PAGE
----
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NYS Exposed: Why is the mandatory surcharge so high for tickets?

February 23, 2017 11:44 PM

If you've paid a traffic ticket recently, you were probably astounded by what it cost you.

Why so much? It's probably the mandatory surcharge. Often the surcharge is more than the fine.

Why and where does the money go? We took a closer look in our New York State Exposed report.

"If you get a charge, they're going to put money on it," says Codi Goungo. "I know how that works. I don't like it; nobody obviously likes being taxed for a crime."

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Goungo walked out of Greece Town Court with $100 less in his wallet. He got a ticket for failing to signal 100 feet before his left turn. The fine: $37, the surcharge, a whopping $63.

"I mean being hit with a surcharge on top of a fine -- it's a two hit," said Goungo.

Goungo wasn't alone; everyone who pled guilty to a traffic violation in Greece Town Court paid a fine and a surcharge -- no exceptions.

Last year, the Greece Town Justice Court took in $1.5 million from vehicle and traffic violations, as well as other criminal offenses. How much came back to Greece? Less than a third: $400,000.

Most of that money came from surcharges -- and almost all of that money goes to New York State. If you plead guilty to a traffic violation, you will pay a surcharge: it's the law. $93 for moving violations, $63 for equipment violations and a $25 mandatory surcharge for all parking tickets. In most cases, surcharges are higher than the fines and judges don't have a say.

"There's a range of discretion that I have to impose the fine," says Greece Town Justice Gino Nitti. "It can be anywhere from 0 to a few hundred dollars depending on the infraction. The surcharge is mandated by state regulation actually...state law and has to be imposed."

Judge Nitti has been on the bench for 12 years. While he's seen the surcharges nearly double, he says judges don't decide the amount of the surgharges.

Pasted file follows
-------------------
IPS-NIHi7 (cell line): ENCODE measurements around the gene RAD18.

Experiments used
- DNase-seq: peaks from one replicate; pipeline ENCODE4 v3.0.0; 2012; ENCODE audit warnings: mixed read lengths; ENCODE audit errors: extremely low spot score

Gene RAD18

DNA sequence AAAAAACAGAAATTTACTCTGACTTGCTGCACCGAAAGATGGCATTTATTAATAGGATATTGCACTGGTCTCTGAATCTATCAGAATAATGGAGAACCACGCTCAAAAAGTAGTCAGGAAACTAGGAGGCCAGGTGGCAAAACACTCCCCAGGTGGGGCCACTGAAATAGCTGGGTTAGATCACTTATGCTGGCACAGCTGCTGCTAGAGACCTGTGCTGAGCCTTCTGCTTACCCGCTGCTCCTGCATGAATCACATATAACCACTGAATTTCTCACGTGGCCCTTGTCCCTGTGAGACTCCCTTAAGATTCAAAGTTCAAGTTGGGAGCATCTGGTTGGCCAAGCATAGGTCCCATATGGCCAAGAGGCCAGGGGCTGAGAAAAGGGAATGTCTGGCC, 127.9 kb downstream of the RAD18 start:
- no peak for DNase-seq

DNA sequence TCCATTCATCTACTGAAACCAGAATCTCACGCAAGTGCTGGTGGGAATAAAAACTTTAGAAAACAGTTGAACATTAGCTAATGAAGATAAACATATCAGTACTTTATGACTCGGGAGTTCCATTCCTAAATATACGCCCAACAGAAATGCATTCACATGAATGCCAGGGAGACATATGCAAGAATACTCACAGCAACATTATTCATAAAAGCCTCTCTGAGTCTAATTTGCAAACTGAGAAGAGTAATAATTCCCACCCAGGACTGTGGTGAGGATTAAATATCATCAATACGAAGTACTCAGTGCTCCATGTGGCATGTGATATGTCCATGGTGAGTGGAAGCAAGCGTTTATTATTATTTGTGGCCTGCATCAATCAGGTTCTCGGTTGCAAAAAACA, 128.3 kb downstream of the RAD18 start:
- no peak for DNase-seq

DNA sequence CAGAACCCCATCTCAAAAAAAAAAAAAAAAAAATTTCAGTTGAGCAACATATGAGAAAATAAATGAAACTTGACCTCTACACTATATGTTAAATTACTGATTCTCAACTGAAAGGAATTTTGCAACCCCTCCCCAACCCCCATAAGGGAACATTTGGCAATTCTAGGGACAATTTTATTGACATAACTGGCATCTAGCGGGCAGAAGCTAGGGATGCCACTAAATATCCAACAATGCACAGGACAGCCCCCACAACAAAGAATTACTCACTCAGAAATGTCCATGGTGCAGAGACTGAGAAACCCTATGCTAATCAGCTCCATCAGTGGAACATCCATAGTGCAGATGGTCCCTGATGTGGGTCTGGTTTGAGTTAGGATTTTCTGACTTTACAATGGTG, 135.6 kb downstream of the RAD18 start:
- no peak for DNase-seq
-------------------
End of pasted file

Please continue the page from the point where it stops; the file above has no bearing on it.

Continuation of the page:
"There's no leeway -- you're mandated to impose the surcharge," says Nitti. "You have to do it."

And there is no skirting that. The state comptroller requires courts report their revenue monthly. So where does the $93 go? $5 goes to crime victim's assistance, $5 goes to the village or town court and the remaining $83? It goes in New York state's general fund and if you're ticketed on a state road – the state gets all of the money.

Lynette Adams: "I can't help but say it sounds like a money grab from the state."

Judge Nitti: "I suppose that's a possible interpretation of it. In my role I don't make the laws; I don't legislate them, I'm not a legislator or executive obviously. My job is to read it and apply it in the appropriate circumstances."

Traffic surcharges were last raised in 2013. In fact, in the last ten years, the amount New York State collects in surcharges has nearly doubled. What used to cost you $55 is now up to $93.

We reached out to the governor's office, but after passing my request off, the DMV provided no response to why the governor pushed for the increases in 2012. A spokesperson for the Department of Motor Vehicles says these surcharges help prevent repeated risky driving behaviors.

However, a source with the DMV called them simply a "revenue raising measure."

Robert Napier, Attorney: "It's just another sin tax that's easy pickings for the state really taking advantage on a cross the board bases often people who can't afford it and it's really unfortunate."

Robert Napier has been practicing law for 32 years and handles a number of traffic cases. He says there's nothing you can do about the surcharges and that's just what Jessica Bell learned when she answered a speeding ticket.

Jessica Bell, Greece Resident: "I feel like I'm overpaying but this is my first time doing something like this. I never got a ticket or had to go to court for this. I feel like this is the way things are, but maybe they shouldn't be like that."

Credits

Lynette Adams

Copyright 2017 - WHEC-TV, LLC A Hubbard Broadcasting Company

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